Fresh economic data has dashed hopes of a rapid recovery. Fresh economic data has dashed hopes of a rapid recovery.
Finance Work Unemployment figures beat expectations, but highlight need for more stimulus Updated:

Unemployment figures beat expectations, but highlight need for more stimulus

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Official figures show almost 180,000 Australians regained employment in October.

But economists say it’s too early to pop the champagne and more stimulus is needed.

The latest unemployment figures released by the Australian Bureau of Figures on Thursday showed 178,800 Australians regained work in October as restrictions eased and businesses consequently reopened.

Driven by the gradual easing of restrictions in Victoria, the large jump in employment was much better than economists had expected.

It took the number of employed Australians to 12.77 million, which is roughly 226,000, or 1.7 per cent, less than before the pandemic.

The strong increase in employment was also accompanied by a large rise in hours worked – but economists spotted several worrying trends hidden in the detail.

Indeed APAC economist Callam Pickering said the figures were “better than we could have hoped for”, as job gains were “strong” and labour market participation had almost returned to pre-crisis levels.

But he said there’s still a long way to go.

“Broader measures of unemployment are still elevated,” he said.

“Employment is 1.7 per cent below its peak and employment gains have overwhelmingly been part-time.

Full-time employment has accounted for just 17 per cent of the 648,000 jobs added over the past five months.”

Mr Pickering said many businesses will have responded to reduced demand for their goods and services by changing full-time roles into part-time positions.

He said we have to be mindful that Australia is “generating insufficient full-time opportunities” and that a full recovery “only occurs when both unemployment and underemployment return to normal levels”.

“Inadequate full-time job creation is also evident in hours worked,” he said.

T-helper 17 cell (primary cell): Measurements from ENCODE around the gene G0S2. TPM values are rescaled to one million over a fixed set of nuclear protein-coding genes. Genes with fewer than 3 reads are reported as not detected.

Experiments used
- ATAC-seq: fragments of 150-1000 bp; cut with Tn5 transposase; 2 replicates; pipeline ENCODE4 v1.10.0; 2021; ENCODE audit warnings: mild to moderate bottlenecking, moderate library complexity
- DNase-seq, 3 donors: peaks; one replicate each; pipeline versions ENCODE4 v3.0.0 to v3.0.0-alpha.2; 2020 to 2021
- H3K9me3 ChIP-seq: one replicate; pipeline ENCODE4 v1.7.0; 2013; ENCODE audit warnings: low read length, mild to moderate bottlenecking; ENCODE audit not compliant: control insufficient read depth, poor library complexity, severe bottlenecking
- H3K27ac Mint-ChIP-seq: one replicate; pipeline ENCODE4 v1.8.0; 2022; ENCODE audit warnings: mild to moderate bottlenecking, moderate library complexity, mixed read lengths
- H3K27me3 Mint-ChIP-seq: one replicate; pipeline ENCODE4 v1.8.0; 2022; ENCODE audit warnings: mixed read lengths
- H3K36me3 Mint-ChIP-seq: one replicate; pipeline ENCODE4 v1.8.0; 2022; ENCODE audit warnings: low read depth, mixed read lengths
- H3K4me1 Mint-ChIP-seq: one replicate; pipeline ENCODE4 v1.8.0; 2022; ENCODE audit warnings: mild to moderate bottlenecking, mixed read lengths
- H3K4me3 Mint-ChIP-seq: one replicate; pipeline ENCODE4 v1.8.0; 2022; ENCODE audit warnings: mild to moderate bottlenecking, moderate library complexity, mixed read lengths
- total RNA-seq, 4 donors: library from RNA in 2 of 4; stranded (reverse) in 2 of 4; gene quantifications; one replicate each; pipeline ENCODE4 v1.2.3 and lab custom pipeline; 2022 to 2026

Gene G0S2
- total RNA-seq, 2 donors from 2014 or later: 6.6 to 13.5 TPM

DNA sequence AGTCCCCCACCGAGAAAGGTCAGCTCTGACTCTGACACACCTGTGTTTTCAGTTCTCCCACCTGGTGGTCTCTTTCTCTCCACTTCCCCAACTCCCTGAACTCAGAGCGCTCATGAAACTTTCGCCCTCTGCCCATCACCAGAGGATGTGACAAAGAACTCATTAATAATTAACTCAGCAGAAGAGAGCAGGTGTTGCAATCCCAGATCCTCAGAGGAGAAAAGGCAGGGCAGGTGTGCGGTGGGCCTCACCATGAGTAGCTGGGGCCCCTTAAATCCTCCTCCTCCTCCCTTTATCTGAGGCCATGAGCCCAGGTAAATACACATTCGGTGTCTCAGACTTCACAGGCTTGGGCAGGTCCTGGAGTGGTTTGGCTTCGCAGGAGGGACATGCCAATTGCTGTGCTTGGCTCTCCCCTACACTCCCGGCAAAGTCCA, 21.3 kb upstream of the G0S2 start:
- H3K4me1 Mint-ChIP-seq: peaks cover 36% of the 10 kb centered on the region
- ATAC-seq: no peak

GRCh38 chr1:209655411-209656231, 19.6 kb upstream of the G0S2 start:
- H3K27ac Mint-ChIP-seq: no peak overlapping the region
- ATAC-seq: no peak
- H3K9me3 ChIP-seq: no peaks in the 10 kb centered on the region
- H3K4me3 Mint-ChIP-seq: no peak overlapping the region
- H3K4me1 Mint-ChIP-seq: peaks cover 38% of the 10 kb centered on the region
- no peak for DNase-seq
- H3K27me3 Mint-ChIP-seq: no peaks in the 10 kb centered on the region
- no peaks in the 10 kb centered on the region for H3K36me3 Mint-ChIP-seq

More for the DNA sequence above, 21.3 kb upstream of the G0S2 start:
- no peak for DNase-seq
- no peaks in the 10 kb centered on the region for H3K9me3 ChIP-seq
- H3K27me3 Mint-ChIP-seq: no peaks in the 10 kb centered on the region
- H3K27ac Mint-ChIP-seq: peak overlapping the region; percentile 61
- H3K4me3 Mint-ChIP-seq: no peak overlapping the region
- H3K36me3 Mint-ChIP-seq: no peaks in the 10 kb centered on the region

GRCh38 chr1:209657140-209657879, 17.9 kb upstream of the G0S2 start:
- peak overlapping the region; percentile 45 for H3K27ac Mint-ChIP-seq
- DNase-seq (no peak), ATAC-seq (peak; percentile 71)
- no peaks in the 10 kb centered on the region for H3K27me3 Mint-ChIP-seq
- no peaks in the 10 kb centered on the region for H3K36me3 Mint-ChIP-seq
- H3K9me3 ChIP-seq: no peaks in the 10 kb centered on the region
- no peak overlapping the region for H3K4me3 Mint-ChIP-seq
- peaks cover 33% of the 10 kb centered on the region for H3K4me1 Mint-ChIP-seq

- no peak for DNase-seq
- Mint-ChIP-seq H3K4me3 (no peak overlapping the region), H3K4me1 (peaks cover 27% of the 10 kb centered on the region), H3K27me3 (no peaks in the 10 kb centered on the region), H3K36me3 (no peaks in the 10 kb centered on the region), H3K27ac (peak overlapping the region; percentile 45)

“Full-time hours worked are down 4.5 per cent compared with March this year, compared with a 0.4 per cent gap for part-time workers.”

The ABS data shows that roughly 75 per cent of the jobs lost during the pandemic have been recovered, but about 675,000 Australians are working fewer than their usual hours due to economic reasons.

Blueprint Institute chief economist Dr Steven Hamilton said the data highlighted the need for extra government stimulus.

Although the large rise in employment was better than expected, he said it was “realistically a pretty small increase of just over 1 per cent”.

More than one in 10 Australians – as measured by the underemployment rate – have jobs but cannot get the hours they need, he said.

And although the creation of 81,600 jobs in Victoria was welcome and better than expected, the experience of other states less affected by the pandemic suggests that jobs recover quickly when restrictions are eased but return much more slowly down the track.

“The states that are not suffering big direct effects of the pandemic – you want to see a more rapid recovery there, but we aren’t seeing it. So that’s a concern for me,” said Dr Hamilton, making a note of a Queensland’s stubbornly high unemployment rate in particular.

“The plateau is the big question: How far below the pre-crisis level is the plateau?

“Victoria will still be on that very sharp V-shaped recovery, because they’ve only just reopened. But the question is where does that top out?

“And it seems, in places like Queensland, to be fairly significantly below the pre-crisis level.”

Dr Hamilton said this is why governments need to announce more stimulus – a sentiment shared in recent months by economists at non-partisan think tank, the Grattan Institute.

“It doesn’t have to be this way. The looseness in the job market is a function of government policy,” he said.

“We can still do a lot more than we are doing.”

Unemployment rates in October

  • New South Wales – 6.5 per cent (down 0.7 points)
  • Victoria – 7.4 per cent (up 0.7 points)
  • Queensland – 7.7 per cent (0.1 points)
  • South Australia – 7.0 per cent (up 0.1 points)
  • Western Australia – 6.6 per cent (down 0.1 points)
  • Tasmania – 8.2 per cent (up 0.6 points)
  • Northern Territory – 5.7 per cent (up 1 point)
  • ACT – 3.9 per cent (up 0.1 points)
  • Australia – 7 per cent (up 0.1 points)